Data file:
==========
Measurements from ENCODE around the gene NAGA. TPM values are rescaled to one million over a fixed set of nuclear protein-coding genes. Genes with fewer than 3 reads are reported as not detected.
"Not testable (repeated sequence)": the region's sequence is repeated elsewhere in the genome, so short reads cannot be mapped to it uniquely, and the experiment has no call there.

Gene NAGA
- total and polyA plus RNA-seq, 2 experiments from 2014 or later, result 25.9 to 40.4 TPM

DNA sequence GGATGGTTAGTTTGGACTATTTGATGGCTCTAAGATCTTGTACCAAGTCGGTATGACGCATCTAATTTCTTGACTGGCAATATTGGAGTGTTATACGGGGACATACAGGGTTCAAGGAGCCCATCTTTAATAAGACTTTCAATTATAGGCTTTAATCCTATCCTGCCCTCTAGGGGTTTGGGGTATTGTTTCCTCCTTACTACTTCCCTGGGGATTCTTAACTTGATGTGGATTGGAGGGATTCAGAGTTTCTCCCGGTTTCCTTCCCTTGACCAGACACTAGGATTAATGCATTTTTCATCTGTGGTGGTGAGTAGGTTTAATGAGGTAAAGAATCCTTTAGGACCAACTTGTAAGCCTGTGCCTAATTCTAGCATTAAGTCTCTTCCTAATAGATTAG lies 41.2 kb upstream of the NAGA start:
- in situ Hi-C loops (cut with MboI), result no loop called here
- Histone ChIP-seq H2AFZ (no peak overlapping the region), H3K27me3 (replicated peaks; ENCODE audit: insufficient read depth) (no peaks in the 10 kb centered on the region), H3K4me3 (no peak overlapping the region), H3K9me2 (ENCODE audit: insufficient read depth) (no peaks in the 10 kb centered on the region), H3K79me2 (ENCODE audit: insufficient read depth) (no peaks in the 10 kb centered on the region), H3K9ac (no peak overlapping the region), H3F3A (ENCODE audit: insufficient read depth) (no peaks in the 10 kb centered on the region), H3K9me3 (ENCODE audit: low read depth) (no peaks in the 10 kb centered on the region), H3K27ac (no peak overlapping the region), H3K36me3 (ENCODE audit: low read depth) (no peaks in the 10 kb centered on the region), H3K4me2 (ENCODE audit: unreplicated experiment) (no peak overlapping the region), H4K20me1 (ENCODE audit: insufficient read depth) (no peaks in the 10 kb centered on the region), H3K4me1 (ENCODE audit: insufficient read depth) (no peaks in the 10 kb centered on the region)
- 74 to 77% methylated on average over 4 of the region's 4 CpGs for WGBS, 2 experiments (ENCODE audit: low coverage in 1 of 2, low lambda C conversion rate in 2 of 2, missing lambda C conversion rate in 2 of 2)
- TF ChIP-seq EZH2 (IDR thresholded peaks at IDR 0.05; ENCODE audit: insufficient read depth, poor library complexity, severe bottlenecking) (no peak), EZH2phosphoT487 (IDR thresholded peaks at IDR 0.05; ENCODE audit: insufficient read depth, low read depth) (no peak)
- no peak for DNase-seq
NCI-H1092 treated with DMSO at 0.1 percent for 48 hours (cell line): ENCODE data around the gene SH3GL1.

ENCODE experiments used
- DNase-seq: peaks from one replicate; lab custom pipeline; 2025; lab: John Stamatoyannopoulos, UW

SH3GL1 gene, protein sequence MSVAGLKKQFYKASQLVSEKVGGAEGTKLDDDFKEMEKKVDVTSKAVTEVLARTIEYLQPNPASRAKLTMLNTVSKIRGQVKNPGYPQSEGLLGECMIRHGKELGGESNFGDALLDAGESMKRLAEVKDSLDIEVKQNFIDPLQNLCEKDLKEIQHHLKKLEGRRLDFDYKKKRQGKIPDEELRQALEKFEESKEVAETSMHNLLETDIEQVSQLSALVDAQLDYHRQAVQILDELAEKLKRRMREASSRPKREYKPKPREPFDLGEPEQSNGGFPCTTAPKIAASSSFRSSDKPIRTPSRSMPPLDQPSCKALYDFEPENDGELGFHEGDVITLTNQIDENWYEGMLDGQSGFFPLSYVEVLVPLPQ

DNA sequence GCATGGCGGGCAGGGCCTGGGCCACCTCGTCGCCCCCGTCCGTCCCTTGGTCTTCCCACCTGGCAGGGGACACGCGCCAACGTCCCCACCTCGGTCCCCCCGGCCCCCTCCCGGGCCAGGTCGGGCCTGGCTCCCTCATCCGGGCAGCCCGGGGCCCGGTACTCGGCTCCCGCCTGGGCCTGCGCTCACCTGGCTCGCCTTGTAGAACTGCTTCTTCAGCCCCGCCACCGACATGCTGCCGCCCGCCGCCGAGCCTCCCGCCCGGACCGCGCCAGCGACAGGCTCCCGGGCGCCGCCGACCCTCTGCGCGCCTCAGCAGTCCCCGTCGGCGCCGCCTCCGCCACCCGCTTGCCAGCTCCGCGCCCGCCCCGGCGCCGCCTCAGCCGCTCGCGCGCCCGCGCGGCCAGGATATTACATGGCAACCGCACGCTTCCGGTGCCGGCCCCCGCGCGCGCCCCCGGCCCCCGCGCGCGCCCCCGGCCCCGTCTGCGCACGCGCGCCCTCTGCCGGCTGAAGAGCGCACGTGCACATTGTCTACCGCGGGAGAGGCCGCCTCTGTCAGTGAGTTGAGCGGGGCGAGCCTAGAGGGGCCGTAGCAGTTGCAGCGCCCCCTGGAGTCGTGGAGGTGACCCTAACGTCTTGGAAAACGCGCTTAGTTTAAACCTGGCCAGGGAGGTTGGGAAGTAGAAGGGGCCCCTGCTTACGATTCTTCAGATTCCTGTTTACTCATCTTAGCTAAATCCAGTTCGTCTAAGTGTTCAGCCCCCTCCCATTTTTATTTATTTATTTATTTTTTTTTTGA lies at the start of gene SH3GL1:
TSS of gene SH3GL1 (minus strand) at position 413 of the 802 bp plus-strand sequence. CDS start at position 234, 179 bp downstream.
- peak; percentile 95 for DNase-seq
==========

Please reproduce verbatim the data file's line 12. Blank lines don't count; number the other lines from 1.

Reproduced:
ENCODE experiments used